Moving on to hardware, the Galaxy Note 5 excels, as does the Galaxy S6 Edge Plus, which has the same specs. Under the hood, the Galaxy Note 5 is powered by Samsung’s own Exynos 7420, backed by 4 GB RAM and 32 or 64 GB internal storage. The processor is the same as in the new Galaxy S6 line-up, but performance has been improved thanks to new TouchWiz features designed especially for the S Pen stylus. The user experience when it comes to performance is pretty awesome, but TouchWiz does tend to mess things up on occasion. If you’re a fan of stock Android, the Galaxy Note 5 software won’t really be your favorite.
The Nexus 5 2015, on the other hand, will be a haven for stock Android lovers, as the handset will most likely be launched with Android 6.0 Marshmallow, stock on board. With the optimization and new features of Android 6.0. the Nexus 5 2015 should end up being a powerhouse and it will definitely be able to compete agains the performance records of the Galaxy Note 5. We can’t say for sure yet, but rumor has it that the device will sport a Snapdragon 808 CPU, 4 GB RAM and the same storage options as the Galaxy Note 5. Add fast charging, wireless charging, LTE into the mix, and the two flagship smartphones almost seem like equals.
The camera of a smartphone has become very important over the years, and Samsung demonstrated its commitment to satisfying camera needs with the last few handsets. Starting with the Galaxy Note 4, Samsung was crowned the king of smartphone photography, at least in the mainstream flagship market. But that doesn’t mean that there’s a lot of improvement options out there, as technology is struggling to keep up with demand. Nonetheless, the Galaxy Note 5 camera is just as good as the Galaxy Note 4 camera, sporting a 16 MP camera with optical image stabilization, autofocus and dual-LED flash. On the front, there’s a 5 MP camera, pretty standard.
The Nexus 5 2015 camera setup should end up being impressive, as the camera was one of the biggest problems of the predecessor, the LG Nexus 5, launched in 2013. With a lot of feedback and surveys, Google and LG will most likely focus on the camera performance of the new flagship, and rumors reflect this tendency. Leaks suggest either a dual camera with motion- or depth-sensing capabilities and a massive 16 MP sensor with OIS and autofocus, either a 12 MP camera with OIS and autofocus. We’ll have to wait and see which configuration prevails, but our hunch is that no matter which it is, the camera will be excellent. The front camera will most likely be a similar 5 MP shooter as on the Galaxy Note 5.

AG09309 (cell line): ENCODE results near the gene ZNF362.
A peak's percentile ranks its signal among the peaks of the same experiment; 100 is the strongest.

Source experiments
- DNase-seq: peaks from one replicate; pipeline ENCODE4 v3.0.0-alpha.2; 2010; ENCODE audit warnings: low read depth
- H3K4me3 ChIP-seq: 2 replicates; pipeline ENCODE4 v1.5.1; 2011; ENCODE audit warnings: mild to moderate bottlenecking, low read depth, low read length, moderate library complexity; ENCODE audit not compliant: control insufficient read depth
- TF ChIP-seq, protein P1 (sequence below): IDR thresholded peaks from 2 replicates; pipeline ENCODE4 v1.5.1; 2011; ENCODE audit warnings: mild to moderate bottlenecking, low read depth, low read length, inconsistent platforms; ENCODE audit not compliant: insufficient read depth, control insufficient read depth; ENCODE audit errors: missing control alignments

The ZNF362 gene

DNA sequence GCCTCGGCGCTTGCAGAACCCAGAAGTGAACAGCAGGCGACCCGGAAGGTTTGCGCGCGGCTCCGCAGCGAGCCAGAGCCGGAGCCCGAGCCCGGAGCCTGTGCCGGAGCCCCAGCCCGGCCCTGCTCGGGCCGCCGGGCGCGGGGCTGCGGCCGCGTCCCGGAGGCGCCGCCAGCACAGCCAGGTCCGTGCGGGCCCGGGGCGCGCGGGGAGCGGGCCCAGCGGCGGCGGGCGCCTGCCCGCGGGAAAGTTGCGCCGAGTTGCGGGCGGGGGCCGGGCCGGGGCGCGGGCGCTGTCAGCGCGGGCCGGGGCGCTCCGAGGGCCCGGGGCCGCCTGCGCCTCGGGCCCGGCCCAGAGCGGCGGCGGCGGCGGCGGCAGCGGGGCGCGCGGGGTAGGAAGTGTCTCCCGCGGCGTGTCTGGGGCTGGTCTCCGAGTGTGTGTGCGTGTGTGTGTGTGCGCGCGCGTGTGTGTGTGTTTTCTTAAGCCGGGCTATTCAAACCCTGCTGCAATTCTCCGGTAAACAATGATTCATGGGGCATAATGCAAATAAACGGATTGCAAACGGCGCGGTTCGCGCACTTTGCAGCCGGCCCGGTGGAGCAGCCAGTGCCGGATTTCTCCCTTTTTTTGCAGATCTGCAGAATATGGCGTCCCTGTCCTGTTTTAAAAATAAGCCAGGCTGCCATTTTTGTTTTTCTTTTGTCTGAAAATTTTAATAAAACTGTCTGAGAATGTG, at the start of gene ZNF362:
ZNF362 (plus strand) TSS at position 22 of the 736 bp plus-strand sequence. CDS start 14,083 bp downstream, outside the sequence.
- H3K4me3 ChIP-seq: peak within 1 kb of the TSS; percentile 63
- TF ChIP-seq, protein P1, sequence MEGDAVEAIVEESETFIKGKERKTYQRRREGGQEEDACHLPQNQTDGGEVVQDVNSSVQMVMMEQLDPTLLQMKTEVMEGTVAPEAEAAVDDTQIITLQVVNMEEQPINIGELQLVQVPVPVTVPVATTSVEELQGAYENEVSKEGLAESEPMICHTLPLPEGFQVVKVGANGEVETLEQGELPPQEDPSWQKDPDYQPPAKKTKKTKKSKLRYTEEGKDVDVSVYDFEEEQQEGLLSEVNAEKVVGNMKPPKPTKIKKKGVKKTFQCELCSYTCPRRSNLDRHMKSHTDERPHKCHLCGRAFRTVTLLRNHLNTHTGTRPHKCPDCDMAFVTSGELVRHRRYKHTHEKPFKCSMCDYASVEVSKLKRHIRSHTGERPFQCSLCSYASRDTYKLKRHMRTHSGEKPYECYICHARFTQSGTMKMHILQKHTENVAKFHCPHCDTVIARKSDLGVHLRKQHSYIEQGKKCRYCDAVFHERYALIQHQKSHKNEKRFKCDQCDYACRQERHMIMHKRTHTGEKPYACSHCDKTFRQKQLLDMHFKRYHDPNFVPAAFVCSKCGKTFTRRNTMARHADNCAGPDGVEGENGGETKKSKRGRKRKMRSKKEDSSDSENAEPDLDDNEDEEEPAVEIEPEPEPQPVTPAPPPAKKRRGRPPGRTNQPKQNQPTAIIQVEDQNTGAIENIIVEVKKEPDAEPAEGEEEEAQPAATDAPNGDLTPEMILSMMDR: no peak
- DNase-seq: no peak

One of the most appreciated improvements done with the Galaxy Note 5 was battery life. Last year’s Galaxy Note 4 was a champ at that, with a two-day battery life with moderate use. Samsung went even further, and the new Galaxy Note 5 can even go almost three days with moderate use, which is pretty exemplary in an industry where battery life is the biggest problem. The unit harbors a 3000 mAh battery, which works awesomely well with the Exynos processor, fast charging and wireless charging. The same battery performance is expected of the Nexus 5 2015, too.
USB Type-C is the new standard, and the Nexus 5 2015 will most likely use it. The Galaxy Note 5, however, remains at microUSB 2.0, which is a bit of a bummer. Nonetheless, the older port does not impact the user experience that much, as we’re used to fiddling with USB cables and stuff like that on occasion. Fast charging bypasses too much hassle, so I wouldn’t necessarily consider the lack of USB Type -C a big flaw. Still, the Nexus 5 2015 will beat it in this department.
Last, but not least, the Galaxy Note 5 price is high. It’s really high and compared to the Galaxy Note 4, it’s not worth it. Although software-wise, stylus-wise and design-wise, the changes are awesome, the actual improvements made compared to the predecessor are minimal. That means that switching isn’t worth it. The Galaxy Note 5 price starts at $750 unlocked and goes up to $840, depending on the configuration. The Nexus 5 2015 price is estimated to be between $350 and $450, which is a huge difference.
If the specs of the Nexus 5 2015 turn out to be the ones we’ve mentioned, the Galaxy Note 5 might be the loser. Although a magnificent phone with extraordinary features, the Galaxy Note 5 is far too little of an upgrade and far too high of a price to be called a good deal. The Nexus 5 2015, however, if we’re right about the price, is an even better deal than the OnePlus 2, which says a lot about the industry and how it’s changing. We’re curious to see if our predictions are accurate and we will be back with an updated comparison once the Nexus 5 2015 goes official, so stay tuned.